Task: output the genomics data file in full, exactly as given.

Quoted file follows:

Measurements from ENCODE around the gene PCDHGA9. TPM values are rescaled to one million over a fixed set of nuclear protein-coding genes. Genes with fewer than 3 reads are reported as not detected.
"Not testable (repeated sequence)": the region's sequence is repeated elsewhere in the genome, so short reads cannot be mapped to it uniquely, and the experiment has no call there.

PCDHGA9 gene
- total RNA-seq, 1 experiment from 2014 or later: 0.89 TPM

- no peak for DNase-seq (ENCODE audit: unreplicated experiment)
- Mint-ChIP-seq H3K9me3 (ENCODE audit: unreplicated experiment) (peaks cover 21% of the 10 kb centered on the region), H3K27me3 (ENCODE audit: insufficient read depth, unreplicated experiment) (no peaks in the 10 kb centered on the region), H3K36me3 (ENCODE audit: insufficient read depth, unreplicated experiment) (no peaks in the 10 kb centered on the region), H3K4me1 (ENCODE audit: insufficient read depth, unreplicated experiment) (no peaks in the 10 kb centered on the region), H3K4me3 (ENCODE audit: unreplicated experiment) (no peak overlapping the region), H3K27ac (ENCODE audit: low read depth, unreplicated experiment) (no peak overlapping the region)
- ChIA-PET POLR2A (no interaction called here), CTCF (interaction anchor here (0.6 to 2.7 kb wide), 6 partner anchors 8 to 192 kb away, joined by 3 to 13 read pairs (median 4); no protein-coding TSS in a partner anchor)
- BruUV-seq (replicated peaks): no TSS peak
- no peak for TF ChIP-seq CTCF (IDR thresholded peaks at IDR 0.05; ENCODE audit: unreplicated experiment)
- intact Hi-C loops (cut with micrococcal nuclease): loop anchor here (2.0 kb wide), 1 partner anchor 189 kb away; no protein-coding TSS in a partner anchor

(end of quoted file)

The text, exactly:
Measurements from ENCODE around the gene PCDHGA9. TPM values are rescaled to one million over a fixed set of nuclear protein-coding genes. Genes with fewer than 3 reads are reported as not detected.
"Not testable (repeated sequence)": the region's sequence is repeated elsewhere in the genome, so short reads cannot be mapped to it uniquely, and the experiment has no call there.

PCDHGA9 gene
- total RNA-seq, 1 experiment from 2014 or later: 0.89 TPM

- no peak for DNase-seq (ENCODE audit: unreplicated experiment)
- Mint-ChIP-seq H3K9me3 (ENCODE audit: unreplicated experiment) (peaks cover 21% of the 10 kb centered on the region), H3K27me3 (ENCODE audit: insufficient read depth, unreplicated experiment) (no peaks in the 10 kb centered on the region), H3K36me3 (ENCODE audit: insufficient read depth, unreplicated experiment) (no peaks in the 10 kb centered on the region), H3K4me1 (ENCODE audit: insufficient read depth, unreplicated experiment) (no peaks in the 10 kb centered on the region), H3K4me3 (ENCODE audit: unreplicated experiment) (no peak overlapping the region), H3K27ac (ENCODE audit: low read depth, unreplicated experiment) (no peak overlapping the region)
- ChIA-PET POLR2A (no interaction called here), CTCF (interaction anchor here (0.6 to 2.7 kb wide), 6 partner anchors 8 to 192 kb away, joined by 3 to 13 read pairs (median 4); no protein-coding TSS in a partner anchor)
- BruUV-seq (replicated peaks): no TSS peak
- no peak for TF ChIP-seq CTCF (IDR thresholded peaks at IDR 0.05; ENCODE audit: unreplicated experiment)
- intact Hi-C loops (cut with micrococcal nuclease): loop anchor here (2.0 kb wide), 1 partner anchor 189 kb away; no protein-coding TSS in a partner anchor